Distracted Driving: Both Deadly and Dangerous

David Hodges
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David Hodges is a founding partner of Kennedy Hodges. He focuses his practice on personal injury claims.

It’s safe to say that many drivers feel that they can’t live without their cell phones. Phones often provide drivers with everything they need—including schedules, contact information, navigational equipment, and so much more. Therefore, it’s no wonder that many drivers have a hard time putting their phones down—even while they are driving.

Types of Distracted Driving

Phones aren’t the only cause of distraction for drivers. In fact, drivers can become distracted for a variety of reasons, including other passengers in the Yellow Distracted Driving Traffic Signvehicle, operating the car stereo, and events that occur on the side of the road. When drivers become distracted, it is more than their minds that become preoccupied. Three different types of distractions can occur:

  • Cognitive distraction. Also called mental distraction, cognitive distraction occurs when a driver’s mind isn’t focused on the road. This includes daydreaming, reading a text, speaking to a passenger in the vehicle, or paying attention to music that is playing in the vehicle.
  • Manual distraction. This type of distraction occurs when a driver removes his hands from the wheel. This is usually done to use the phone, operate navigational or audio tools in the vehicle, grab something out of a wallet, or hand items to children or other passengers in the vehicle.
  • Visual distraction. As the name implies, a visual distraction involves looking at something other than the road. Reading a text, staring at the dashboard, and looking at a map are all reasons why drivers often engage in this dangerous behavior.

The Scope of the Problem

Distracted driving is a far more common and dangerous problem than you may think. If you’ve never become distracted while driving, there’s a good chance that the person in the car next to you has. In fact, the Centers for Disease Control and Prevention state that:

  • Drivers under the age of 20 are the most likely to engage in distracting behavior while driving.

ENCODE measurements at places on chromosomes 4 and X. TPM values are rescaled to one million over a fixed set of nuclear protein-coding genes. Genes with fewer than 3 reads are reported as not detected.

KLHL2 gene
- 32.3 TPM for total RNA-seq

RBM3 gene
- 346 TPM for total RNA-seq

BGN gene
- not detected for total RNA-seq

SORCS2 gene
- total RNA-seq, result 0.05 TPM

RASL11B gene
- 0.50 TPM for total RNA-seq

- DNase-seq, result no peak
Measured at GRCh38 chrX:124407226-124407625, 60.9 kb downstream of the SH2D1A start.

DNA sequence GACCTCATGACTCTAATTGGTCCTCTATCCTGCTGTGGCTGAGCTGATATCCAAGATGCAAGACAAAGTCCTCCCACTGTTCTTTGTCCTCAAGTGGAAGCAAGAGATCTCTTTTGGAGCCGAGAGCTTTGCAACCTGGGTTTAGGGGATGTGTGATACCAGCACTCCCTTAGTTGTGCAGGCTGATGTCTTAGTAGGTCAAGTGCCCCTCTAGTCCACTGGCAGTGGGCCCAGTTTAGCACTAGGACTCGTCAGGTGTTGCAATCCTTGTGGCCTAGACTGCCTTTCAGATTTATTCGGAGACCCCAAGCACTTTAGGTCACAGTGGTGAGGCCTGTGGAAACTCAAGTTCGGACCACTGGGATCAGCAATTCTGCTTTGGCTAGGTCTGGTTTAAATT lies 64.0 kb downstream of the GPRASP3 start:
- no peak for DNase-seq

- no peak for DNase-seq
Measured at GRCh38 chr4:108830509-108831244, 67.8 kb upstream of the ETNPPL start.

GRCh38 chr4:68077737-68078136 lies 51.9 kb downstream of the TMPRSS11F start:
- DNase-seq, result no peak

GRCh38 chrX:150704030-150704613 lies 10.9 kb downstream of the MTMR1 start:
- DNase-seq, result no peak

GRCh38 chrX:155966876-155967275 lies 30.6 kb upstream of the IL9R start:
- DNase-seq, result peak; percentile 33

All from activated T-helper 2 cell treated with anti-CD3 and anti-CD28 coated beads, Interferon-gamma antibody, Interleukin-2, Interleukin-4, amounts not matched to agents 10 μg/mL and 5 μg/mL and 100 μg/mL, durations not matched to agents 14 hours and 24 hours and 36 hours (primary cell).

• In 2013, more than two out of five students who drove in the past 30 days sent a text or email while driving.
  • Students who frequently text while driving are more likely to drive with a driver who has been drinking, or drink and drive themselves.

Additionally, according to the National Highway Traffic and Safety Administration (NHTSA), over 3,331 people were killed and over 387,000 were injured in accidents due to distracted driving.

The Characteristics of Distracted Driving

Sending a quick text or checking an email may not seem like a big deal—but the actions can last longer than you may think. In fact, sending or receiving a text distracts a driver for about five seconds. If traveling at highway speeds, this means that your vehicle is essentially out of human control for about 300 feet.

Distracted driving often causes drivers to swerve, drive through stop signs and traffic lights, cause rear-end accidents, and even strike bicyclists and pedestrians.

When a Distracted Driver Hurts You and Your Family

When you are injured by a distracted driver, it’s not just you who feels the impact. Your family also suffers. Not only can your family experience the stress that is involved with the aftermath of the crash, they can also feel the effects that the medical bills and time lost from work can create.

The insurance company likely won’t give you all of the help you need to cover the expenses related to your accident. However, the legal team at Kennedy Hodges, LLP will do all they can to help you receive the compensation you deserve. Call us today at 855-947-0707 to schedule an appointment with a legal professional to discuss your situation and start learning more about your rights.